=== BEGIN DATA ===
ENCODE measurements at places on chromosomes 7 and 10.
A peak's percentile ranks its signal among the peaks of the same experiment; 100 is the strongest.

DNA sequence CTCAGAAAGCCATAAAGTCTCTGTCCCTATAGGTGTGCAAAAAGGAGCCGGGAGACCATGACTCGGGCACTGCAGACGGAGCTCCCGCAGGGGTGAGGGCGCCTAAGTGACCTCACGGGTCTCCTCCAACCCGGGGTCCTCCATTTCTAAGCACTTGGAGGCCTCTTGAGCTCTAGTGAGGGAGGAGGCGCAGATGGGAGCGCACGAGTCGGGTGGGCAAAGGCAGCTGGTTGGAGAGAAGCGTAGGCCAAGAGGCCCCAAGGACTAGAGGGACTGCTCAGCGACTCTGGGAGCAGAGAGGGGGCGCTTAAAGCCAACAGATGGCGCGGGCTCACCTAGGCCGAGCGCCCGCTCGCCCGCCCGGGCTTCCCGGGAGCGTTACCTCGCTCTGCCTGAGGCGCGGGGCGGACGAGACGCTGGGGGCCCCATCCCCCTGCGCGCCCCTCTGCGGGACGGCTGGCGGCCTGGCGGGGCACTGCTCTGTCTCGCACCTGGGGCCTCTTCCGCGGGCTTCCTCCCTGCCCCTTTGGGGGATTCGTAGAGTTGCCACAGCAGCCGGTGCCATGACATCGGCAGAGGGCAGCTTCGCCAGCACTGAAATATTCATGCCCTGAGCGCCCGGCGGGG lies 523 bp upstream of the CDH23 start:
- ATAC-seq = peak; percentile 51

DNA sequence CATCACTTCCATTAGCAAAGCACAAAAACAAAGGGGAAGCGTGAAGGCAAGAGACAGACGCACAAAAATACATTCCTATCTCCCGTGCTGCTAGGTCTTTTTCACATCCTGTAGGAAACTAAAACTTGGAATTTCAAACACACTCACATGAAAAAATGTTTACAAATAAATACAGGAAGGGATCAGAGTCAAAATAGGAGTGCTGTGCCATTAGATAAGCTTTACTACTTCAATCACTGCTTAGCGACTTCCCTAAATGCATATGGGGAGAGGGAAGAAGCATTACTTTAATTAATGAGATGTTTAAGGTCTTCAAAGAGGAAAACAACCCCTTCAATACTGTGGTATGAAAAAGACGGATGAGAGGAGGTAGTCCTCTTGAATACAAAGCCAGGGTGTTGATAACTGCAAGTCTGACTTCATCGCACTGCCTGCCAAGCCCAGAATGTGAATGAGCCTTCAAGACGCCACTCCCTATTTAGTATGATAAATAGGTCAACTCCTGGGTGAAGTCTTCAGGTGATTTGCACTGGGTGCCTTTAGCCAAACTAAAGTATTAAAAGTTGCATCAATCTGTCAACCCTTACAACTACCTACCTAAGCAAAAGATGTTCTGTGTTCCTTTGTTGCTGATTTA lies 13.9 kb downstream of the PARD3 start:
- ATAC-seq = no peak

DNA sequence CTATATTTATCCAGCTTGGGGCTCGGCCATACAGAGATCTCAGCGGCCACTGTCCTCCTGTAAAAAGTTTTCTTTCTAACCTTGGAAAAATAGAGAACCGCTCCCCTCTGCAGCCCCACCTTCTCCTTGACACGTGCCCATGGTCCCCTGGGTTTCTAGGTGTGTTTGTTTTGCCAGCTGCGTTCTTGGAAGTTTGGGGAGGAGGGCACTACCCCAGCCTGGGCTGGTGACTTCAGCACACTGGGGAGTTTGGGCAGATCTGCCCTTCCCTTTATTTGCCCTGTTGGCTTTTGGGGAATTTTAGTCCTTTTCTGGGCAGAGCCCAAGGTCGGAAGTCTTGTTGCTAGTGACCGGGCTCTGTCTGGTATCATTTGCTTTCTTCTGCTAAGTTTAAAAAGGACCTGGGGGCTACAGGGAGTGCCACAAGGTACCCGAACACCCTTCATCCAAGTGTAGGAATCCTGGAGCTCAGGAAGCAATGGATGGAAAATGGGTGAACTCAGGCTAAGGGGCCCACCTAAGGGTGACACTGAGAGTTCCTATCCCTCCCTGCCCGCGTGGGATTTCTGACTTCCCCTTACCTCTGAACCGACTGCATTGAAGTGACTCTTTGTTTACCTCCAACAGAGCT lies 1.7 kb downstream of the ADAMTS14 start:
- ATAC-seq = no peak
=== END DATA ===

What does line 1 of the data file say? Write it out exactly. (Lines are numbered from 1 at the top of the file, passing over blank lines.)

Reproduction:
ENCODE measurements at places on chromosomes 7 and 10.